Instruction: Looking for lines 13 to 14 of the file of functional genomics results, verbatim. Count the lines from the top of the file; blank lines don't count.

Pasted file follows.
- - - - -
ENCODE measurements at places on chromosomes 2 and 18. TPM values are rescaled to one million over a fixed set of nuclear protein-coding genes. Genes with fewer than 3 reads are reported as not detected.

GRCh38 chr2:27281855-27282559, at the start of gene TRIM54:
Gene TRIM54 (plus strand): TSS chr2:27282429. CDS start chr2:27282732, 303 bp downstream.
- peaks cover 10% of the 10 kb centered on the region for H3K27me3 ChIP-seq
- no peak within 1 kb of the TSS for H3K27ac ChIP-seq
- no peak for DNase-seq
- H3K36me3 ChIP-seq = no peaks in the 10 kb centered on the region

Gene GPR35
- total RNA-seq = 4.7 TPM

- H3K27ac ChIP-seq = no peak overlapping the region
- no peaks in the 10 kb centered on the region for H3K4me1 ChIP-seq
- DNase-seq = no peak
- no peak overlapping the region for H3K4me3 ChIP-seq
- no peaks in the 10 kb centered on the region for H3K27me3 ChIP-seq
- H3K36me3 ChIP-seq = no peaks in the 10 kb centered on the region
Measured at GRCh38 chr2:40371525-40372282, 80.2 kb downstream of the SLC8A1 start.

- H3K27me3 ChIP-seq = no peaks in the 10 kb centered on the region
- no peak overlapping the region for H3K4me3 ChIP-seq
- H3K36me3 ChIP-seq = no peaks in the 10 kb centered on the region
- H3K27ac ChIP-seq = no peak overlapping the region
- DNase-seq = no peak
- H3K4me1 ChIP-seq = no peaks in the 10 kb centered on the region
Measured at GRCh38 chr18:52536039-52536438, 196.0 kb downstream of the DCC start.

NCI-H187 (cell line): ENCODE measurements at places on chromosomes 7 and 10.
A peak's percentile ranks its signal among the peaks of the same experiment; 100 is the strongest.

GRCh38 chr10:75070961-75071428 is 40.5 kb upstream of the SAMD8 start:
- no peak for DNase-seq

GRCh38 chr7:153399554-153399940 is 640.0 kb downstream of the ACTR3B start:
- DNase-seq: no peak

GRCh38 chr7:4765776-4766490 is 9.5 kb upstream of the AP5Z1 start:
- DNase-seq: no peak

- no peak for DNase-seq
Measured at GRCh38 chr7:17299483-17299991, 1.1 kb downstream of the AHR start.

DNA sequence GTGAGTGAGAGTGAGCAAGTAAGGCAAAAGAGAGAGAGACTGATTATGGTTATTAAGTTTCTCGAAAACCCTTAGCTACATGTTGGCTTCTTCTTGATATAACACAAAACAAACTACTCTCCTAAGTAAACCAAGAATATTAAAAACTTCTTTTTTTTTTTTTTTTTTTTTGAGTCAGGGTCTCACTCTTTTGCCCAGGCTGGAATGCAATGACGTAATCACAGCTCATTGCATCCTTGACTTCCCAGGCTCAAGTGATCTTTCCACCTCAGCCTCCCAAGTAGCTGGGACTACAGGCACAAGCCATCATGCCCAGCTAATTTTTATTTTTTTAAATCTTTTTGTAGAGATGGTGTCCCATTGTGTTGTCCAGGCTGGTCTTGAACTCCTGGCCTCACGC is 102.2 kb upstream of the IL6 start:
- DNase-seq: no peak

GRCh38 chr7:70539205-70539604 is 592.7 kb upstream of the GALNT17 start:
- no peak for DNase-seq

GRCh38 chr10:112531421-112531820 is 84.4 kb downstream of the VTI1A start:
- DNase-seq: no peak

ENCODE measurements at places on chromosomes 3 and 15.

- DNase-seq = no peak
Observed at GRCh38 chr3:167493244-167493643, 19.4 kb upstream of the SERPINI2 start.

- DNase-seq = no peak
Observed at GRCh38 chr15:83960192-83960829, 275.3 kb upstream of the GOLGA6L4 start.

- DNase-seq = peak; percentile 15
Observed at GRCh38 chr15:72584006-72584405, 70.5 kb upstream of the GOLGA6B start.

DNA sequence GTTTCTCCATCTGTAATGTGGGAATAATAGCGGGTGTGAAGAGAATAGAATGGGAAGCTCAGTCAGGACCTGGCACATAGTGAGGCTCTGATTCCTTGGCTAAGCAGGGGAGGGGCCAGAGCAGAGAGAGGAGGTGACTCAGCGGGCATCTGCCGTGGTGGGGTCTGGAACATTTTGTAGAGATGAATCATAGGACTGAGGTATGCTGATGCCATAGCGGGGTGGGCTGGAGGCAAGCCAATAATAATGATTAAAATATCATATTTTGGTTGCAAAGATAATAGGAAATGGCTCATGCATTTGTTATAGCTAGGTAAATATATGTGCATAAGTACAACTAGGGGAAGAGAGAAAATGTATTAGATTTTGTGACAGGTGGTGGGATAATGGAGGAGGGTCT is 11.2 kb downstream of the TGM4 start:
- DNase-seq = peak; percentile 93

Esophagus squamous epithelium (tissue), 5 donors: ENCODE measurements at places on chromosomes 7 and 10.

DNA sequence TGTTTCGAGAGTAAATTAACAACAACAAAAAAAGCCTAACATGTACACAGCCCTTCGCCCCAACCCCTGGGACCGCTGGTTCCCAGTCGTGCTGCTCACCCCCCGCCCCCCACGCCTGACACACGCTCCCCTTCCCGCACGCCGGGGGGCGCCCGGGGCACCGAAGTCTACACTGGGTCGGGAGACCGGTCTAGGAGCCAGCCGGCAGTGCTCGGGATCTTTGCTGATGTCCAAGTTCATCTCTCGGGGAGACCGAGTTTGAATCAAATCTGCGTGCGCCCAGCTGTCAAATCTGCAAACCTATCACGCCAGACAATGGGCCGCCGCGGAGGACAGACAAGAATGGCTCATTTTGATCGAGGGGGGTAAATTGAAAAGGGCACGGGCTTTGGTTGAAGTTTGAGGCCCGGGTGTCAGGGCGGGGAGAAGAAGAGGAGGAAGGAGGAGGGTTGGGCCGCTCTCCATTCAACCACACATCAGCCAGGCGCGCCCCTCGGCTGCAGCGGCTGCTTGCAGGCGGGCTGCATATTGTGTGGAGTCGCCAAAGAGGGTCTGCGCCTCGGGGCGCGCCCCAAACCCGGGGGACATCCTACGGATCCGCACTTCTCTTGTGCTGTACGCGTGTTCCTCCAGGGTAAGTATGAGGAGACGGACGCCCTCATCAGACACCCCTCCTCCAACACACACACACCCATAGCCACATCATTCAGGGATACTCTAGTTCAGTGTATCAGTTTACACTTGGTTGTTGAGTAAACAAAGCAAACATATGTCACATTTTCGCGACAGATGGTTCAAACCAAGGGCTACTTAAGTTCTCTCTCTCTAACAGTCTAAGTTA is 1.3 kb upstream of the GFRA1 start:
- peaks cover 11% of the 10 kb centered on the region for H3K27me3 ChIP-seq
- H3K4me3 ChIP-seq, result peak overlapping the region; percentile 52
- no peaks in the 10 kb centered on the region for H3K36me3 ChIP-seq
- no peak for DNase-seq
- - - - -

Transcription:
- no peak overlapping the region for H3K4me3 ChIP-seq
- no peaks in the 10 kb centered on the region for H3K27me3 ChIP-seq